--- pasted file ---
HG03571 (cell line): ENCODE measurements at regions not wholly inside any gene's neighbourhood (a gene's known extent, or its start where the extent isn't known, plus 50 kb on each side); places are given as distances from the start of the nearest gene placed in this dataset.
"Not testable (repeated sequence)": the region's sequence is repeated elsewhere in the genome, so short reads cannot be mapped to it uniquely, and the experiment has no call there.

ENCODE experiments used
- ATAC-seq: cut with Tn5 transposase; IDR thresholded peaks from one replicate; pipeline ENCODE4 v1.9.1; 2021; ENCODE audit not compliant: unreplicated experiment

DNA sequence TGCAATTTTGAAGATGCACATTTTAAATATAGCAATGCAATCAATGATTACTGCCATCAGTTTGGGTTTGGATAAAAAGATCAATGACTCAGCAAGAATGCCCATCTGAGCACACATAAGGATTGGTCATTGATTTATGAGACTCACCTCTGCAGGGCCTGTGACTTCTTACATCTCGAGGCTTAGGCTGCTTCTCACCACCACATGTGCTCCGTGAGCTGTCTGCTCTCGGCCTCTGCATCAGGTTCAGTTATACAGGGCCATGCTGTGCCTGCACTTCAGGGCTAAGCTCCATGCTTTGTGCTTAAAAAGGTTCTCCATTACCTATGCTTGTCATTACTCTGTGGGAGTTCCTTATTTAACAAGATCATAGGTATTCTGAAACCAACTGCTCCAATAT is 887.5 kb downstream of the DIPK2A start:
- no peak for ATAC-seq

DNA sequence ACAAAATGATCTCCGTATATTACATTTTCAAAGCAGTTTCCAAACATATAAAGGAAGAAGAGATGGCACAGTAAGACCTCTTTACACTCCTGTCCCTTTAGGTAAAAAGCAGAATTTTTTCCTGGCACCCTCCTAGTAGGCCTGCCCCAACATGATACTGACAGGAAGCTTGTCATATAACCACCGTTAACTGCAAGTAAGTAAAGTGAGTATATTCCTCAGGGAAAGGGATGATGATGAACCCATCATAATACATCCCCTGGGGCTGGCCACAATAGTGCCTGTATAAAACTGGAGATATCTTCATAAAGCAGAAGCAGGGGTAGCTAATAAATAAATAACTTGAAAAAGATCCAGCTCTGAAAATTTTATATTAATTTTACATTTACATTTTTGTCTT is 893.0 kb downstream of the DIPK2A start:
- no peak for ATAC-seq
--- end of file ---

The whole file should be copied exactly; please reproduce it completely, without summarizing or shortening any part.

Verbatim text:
HG03571 (cell line): ENCODE measurements at regions not wholly inside any gene's neighbourhood (a gene's known extent, or its start where the extent isn't known, plus 50 kb on each side); places are given as distances from the start of the nearest gene placed in this dataset.
"Not testable (repeated sequence)": the region's sequence is repeated elsewhere in the genome, so short reads cannot be mapped to it uniquely, and the experiment has no call there.

ENCODE experiments used
- ATAC-seq: cut with Tn5 transposase; IDR thresholded peaks from one replicate; pipeline ENCODE4 v1.9.1; 2021; ENCODE audit not compliant: unreplicated experiment

DNA sequence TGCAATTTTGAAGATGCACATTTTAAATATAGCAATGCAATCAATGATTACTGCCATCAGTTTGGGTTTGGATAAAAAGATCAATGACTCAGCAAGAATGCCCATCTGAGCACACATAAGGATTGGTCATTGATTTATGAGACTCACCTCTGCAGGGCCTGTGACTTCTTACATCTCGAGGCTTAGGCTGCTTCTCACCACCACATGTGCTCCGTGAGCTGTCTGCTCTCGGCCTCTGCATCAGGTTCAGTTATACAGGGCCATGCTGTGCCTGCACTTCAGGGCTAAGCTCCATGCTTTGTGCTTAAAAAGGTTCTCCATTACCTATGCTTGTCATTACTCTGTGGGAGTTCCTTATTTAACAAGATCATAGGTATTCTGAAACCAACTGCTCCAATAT is 887.5 kb downstream of the DIPK2A start:
- no peak for ATAC-seq

DNA sequence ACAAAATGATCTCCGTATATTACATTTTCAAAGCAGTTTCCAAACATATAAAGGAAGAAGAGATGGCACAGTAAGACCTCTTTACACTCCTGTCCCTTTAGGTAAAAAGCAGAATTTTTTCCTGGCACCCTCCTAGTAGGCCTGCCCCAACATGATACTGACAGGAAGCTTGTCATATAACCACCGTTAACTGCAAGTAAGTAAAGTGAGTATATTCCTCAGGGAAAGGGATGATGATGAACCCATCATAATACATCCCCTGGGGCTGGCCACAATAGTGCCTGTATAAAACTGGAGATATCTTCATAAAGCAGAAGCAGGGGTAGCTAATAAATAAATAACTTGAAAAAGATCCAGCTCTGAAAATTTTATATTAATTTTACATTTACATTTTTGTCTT is 893.0 kb downstream of the DIPK2A start:
- no peak for ATAC-seq